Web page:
Five minutes away down a one in 5 gradient is the free-to-enter Cable Car Museum. Not just a museum where you can see the Cars, mind, but the powerhouse of the whole unique system, which dates back to 1873, though much upgraded and curtailed since. Currently three lines remain with 17 miles of track. The cars are hauled by a looped cable under the streets and guided by a system of grooved pulleys. Part of the kick is the grinding of machinery under your feet as you ride.
Great physical strength is still required by the on-board grip men as we noted on our trip down Hyde Street to Fisherman’s Wharf. Jump off at Lombard Street and photograph one coming up the hill. It’s a classic view. We got waved at by visitors clinging on to the platforms. Journeys aren’t cheap (six dollars a go), but it’s a must-do experience...
4 Catamaran Under The Golden Gate
I’m not sure the Wharf is so essential. The Sunday we visited this former fishing settlement, it was heaving with day trippers and San Franciscans. The assortment of piers offers a kind of touristic Gold Rush meets Disneyland. There are good places to eat cheaply (try Scoma), a sealife aquarium, a specialist sourdough bakery, but mostly all the fun of the fair. Plus, at Pier 39, you’ll discover a substantial colony of honking, photogenic sea lions.
We dived into Jack’s Cannery Bar at Oyster Pier, partly because of the legend of a sozzled, doomed bear that once frequented the place, but mainly because of a choice of 68 beers. From a fine craft range we drank a holiday favourite, Racer 5 IPA from Bear Republic (no relation) to the sound of a resident afternoon guitarist “deconstructing” the oeuvre of Neil Young.
We enjoyed the beer – if not the music – so much we were almost late for the reason for our Fisherman’s Wharf visit – to catch an Adventure Cat Sailing Charter from Pier 39 (next door to the sea lions). A large catamaran, a small party on board and an utterly exhilarating (and good value) trip ahead. A couple of hours later we had circled Alcatraz, skimmed under the rust-red colossus that is the Golden Gate Bridge, spotted dolphins and pelicans and wobbled thrillingly in the wake of a huge container vessel as it hove from the Ocean into the Bay.
All this beneath blue skies and in a mid-November temperature in the seventies. “That song” surprisingly doesn’t mention the Golden Gate, but does include the “morning fog” (and the fog-smothered Bridge does grace the cover of Bennett's I Left My Heart In San Francisco album in 1962). On the last day of our first stint in SF, staying in a chi-chi converted motel in the Marina district we had been woken by the fog horns across the nearby waterfront and breakfasted by the pool in a definite mist. The damp fog sucked in through the narrow Bay entrance is most prevalent in the summer months.
5 Along The Waterfront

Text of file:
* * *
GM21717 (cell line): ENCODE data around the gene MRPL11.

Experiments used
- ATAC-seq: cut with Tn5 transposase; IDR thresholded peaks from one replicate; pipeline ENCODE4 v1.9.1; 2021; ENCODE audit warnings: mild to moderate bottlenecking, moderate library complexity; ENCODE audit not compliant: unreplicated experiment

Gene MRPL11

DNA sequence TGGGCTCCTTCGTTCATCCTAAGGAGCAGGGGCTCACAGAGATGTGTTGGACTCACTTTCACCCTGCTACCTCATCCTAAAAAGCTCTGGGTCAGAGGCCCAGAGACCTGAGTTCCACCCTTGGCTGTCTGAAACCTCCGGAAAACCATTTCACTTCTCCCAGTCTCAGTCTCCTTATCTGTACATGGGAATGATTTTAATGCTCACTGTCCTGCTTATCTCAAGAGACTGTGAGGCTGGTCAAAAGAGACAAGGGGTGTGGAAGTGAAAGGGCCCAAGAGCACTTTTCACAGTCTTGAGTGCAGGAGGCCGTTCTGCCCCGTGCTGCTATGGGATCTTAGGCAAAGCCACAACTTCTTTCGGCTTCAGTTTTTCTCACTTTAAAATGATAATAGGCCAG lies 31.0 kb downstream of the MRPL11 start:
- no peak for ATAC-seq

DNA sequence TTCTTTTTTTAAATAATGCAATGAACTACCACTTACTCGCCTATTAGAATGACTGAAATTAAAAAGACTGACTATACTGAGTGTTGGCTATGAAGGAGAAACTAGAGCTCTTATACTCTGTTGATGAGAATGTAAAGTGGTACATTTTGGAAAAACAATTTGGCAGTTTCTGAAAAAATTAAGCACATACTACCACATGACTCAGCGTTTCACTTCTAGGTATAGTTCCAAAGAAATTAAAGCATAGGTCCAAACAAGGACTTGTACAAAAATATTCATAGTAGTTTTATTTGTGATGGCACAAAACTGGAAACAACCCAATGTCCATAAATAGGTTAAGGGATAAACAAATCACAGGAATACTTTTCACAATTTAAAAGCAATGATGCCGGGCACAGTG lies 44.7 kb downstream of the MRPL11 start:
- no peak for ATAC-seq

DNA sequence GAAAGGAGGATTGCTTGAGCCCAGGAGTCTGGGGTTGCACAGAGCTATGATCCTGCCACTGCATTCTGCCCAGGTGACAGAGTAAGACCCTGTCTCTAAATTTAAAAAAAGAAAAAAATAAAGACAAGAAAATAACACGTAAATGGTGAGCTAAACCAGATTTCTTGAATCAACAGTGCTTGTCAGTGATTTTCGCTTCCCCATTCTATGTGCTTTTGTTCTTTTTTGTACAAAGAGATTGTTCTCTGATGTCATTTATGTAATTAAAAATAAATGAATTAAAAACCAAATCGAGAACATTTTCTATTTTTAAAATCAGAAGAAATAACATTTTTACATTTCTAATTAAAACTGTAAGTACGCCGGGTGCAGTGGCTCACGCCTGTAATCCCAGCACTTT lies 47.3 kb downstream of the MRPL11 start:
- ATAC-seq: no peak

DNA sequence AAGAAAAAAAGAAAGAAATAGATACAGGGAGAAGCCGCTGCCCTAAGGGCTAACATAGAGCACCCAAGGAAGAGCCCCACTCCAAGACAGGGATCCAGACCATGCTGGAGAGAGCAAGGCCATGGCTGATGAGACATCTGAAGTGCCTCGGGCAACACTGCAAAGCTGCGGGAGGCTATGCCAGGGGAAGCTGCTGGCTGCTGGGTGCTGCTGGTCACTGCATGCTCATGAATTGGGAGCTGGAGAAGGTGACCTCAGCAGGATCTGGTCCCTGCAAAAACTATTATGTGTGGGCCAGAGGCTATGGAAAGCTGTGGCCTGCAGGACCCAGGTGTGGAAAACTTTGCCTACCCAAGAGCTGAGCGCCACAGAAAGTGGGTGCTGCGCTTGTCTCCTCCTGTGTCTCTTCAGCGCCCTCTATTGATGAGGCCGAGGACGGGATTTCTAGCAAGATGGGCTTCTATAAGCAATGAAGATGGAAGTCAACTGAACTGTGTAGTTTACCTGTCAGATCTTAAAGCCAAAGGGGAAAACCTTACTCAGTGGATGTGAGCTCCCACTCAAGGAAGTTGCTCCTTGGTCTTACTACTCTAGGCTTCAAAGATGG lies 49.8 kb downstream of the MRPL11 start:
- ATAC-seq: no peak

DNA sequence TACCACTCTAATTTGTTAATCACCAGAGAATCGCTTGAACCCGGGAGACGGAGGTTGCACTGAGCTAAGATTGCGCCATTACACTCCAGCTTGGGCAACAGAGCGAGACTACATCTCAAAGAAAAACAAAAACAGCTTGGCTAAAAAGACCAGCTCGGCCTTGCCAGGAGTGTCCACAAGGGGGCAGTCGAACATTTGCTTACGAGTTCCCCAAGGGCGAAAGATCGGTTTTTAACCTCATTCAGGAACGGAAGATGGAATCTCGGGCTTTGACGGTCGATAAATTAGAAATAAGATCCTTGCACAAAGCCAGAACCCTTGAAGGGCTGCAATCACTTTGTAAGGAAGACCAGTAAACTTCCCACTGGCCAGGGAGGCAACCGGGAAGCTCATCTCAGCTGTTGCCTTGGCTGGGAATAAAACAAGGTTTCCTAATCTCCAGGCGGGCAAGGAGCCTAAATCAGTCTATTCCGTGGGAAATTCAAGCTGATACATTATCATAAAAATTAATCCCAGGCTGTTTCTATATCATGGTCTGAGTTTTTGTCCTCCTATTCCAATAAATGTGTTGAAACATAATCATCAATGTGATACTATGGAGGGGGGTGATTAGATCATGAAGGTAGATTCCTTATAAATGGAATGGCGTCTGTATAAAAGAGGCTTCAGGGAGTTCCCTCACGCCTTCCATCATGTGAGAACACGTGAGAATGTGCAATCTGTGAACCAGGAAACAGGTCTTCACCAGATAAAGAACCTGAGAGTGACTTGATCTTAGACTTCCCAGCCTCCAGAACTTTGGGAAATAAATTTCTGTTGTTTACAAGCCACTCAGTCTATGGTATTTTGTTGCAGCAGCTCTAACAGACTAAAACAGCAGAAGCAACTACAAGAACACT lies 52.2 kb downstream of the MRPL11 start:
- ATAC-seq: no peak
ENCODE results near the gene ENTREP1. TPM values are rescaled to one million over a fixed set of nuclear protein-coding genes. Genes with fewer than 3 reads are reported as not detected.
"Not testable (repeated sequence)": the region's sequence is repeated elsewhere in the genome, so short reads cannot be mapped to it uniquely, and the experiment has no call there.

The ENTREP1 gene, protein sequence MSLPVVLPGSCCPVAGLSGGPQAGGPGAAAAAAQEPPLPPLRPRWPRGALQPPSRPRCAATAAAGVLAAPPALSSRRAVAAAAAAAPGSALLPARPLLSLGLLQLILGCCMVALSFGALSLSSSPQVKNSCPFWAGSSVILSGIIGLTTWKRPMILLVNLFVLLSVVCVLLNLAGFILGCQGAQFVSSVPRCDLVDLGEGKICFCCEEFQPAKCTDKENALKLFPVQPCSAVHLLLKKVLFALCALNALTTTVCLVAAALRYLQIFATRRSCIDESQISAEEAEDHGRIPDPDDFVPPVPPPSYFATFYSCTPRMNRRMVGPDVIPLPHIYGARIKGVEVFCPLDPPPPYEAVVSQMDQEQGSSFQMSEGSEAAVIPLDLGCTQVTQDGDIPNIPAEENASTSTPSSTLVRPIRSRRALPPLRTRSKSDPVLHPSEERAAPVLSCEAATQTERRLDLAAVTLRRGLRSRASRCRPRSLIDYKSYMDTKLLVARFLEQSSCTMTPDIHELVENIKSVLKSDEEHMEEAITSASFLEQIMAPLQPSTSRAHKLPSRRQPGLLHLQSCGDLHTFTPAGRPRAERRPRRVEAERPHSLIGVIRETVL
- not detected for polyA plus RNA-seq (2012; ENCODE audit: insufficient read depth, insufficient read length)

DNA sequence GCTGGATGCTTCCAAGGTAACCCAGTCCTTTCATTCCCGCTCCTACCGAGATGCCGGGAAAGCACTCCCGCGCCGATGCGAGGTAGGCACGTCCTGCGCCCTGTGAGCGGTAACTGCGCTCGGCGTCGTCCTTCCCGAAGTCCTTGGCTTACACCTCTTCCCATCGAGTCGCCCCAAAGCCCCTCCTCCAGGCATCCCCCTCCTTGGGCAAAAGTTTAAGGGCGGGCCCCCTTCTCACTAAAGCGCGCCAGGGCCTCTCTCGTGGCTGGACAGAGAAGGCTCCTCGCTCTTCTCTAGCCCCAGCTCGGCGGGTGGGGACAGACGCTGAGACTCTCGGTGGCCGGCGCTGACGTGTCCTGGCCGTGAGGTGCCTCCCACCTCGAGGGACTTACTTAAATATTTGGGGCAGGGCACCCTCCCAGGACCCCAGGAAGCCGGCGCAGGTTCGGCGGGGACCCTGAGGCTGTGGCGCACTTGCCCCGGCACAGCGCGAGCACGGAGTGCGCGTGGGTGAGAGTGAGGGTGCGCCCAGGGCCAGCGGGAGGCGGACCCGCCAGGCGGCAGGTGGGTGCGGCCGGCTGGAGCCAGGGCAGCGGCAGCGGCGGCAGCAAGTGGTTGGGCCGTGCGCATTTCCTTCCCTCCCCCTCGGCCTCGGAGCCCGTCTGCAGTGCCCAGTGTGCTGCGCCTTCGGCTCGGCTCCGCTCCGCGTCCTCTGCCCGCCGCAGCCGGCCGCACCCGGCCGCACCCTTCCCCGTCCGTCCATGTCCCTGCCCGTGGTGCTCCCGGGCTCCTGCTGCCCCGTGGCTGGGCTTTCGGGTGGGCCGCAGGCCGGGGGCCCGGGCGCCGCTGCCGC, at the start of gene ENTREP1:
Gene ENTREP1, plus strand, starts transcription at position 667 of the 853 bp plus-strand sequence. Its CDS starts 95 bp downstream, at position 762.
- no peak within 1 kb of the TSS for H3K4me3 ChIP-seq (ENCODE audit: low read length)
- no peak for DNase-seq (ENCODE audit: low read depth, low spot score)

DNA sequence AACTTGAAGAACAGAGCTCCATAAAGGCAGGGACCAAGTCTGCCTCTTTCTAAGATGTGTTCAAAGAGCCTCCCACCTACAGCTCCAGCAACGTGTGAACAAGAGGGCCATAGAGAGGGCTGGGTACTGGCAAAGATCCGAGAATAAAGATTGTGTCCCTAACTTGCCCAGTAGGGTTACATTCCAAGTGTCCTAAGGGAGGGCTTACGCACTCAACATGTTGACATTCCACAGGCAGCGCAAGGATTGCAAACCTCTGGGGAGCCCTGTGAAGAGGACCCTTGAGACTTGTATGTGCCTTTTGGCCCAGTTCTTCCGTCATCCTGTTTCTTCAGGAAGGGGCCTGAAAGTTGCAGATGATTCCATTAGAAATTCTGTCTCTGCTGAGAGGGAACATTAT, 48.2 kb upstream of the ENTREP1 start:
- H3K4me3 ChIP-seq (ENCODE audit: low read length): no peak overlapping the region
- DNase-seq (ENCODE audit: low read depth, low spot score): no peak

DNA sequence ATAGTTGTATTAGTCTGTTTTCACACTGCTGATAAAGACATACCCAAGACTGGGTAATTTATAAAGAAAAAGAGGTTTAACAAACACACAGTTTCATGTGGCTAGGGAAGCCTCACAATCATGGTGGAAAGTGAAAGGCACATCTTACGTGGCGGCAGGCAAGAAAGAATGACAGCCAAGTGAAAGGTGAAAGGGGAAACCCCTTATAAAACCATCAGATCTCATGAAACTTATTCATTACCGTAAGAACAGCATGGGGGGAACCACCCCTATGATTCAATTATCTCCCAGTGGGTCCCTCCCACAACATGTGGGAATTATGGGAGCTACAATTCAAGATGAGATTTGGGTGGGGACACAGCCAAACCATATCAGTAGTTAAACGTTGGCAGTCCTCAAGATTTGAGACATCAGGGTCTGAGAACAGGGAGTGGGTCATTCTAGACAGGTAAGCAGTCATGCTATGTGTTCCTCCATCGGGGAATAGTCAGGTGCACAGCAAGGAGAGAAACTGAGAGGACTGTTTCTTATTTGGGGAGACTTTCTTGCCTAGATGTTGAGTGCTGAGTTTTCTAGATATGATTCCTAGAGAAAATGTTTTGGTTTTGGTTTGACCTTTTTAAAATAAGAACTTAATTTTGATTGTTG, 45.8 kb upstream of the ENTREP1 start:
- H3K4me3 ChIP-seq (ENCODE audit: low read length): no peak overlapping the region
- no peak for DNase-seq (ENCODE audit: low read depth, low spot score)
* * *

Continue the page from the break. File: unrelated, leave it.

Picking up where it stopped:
The Marina district is a lovely base in its own right – a flat low-rise grid until across Union Street with its trendy shops, the long, straight roads climb steeply up to Pacific Heights, which boasts pampered pooch-walking parks and beautiful Victorian properties. After one calf-straining expedition to locate a craft beer boutique and the bizarre Vedanta Temple (architecturally blending Hindu, Russian Orthodox and other faiths) we decided we’d hunker close to the waterfront in future.
The Hotel del Sol is part of a small Californian chain called Joie de Vivre. Its sister hotel in San Francisco, the more central Phoenix, is rock and roll themed. The likes of Johnnie Depp and REM have stayed there, but one guide said “it is a little too close to the Tenderloin (the city’s perennial skid row district) for all but the most self-assured.” No such problems with the child-friendly del Sol, whose towering courtyard palm trees are festooned with fairy lights and whose en-suite colour schemes are just as dazzling.
The surrounding area is full of bars, both serving booze or clipping nails. a 10 minute walk away is the more culturally challenging Fort Mason Center, a converted military base that is home to art galleries, ethnic museums, a good bookshop, a groundbreaking theatre company and an equally groundbreaking vegetarian restaurant, Greens (see Distraction 9). There are historical resonances, too: Fort Mason was where US troops embarked for the Pacific Theatre of War. Just along the coast the Presidio district’s wooded parkland offers a lovely walk to the Golden Gate Bridge (and at its base, Fort Point, where James Stewart rescued Kim Novak from drowning in Vertigo).
6 Further Along The Waterfront
Fort Mason is to the west of Fisherman’s Wharf; to the east in the direction of high-rise Downtown, is another attractive, rehabilitated dock area. First up is the Exploratorium at Pier 15. Ideally, this “hands-on 21st century learning laboratory” is a place to take the kids. But adults can have fun making playful connections and tactile discoveries about the world around us in the museum’s vast new home by the Bay. And for when science overload kicks in there’s a fabulous sushi restaurant on site – and a cutting edge Peruvian restaurant, La Mar, just along the prom.